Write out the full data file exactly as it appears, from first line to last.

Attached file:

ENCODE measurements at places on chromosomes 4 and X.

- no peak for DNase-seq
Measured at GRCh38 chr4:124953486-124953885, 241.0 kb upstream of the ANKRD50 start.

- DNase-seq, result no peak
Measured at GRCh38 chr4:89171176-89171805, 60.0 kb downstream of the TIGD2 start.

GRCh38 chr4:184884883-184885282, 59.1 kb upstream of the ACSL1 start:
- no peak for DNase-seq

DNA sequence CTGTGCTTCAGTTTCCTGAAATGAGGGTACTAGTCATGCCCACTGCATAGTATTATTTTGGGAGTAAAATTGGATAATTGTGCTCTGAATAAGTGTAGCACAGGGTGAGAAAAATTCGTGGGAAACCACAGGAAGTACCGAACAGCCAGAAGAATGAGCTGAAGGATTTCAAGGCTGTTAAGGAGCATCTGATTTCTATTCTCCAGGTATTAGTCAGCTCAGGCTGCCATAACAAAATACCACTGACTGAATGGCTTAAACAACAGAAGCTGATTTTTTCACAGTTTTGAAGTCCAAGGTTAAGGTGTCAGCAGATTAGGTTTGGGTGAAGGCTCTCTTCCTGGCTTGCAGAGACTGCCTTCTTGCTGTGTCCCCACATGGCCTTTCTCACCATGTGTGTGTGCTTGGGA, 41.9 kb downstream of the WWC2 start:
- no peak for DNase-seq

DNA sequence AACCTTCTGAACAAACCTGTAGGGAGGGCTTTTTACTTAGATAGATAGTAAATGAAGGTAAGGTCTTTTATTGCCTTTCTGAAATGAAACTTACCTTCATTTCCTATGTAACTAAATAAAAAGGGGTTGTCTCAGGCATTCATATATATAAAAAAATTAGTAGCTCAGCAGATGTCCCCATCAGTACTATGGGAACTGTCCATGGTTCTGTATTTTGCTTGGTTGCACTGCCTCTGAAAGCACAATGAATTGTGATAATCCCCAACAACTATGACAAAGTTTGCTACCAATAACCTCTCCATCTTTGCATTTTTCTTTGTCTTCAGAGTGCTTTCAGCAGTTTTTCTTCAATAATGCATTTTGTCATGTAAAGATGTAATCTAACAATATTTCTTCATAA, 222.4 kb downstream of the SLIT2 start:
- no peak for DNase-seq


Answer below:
ENCODE measurements at places on chromosomes 4 and X.

- no peak for DNase-seq
Measured at GRCh38 chr4:124953486-124953885, 241.0 kb upstream of the ANKRD50 start.

- DNase-seq, result no peak
Measured at GRCh38 chr4:89171176-89171805, 60.0 kb downstream of the TIGD2 start.

GRCh38 chr4:184884883-184885282, 59.1 kb upstream of the ACSL1 start:
- no peak for DNase-seq

DNA sequence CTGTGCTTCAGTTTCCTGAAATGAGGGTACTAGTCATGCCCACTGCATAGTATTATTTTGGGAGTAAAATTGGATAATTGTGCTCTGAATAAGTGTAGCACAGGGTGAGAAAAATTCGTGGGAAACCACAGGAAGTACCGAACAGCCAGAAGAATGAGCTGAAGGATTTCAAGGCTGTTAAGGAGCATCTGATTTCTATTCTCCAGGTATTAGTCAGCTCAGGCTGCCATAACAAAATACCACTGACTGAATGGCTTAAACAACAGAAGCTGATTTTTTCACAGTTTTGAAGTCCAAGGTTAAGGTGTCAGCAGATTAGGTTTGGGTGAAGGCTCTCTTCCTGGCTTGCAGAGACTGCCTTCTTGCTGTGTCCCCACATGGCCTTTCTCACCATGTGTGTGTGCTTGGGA, 41.9 kb downstream of the WWC2 start:
- no peak for DNase-seq

DNA sequence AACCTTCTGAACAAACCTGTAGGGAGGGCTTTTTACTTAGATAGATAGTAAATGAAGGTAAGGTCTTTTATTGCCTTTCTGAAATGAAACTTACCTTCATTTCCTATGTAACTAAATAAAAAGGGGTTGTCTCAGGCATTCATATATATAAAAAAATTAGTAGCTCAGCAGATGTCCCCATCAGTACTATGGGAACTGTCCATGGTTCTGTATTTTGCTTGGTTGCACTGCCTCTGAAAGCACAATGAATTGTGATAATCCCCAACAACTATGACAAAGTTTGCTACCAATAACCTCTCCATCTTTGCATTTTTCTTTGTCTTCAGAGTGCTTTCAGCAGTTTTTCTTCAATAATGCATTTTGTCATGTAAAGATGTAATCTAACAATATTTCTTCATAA, 222.4 kb downstream of the SLIT2 start:
- no peak for DNase-seq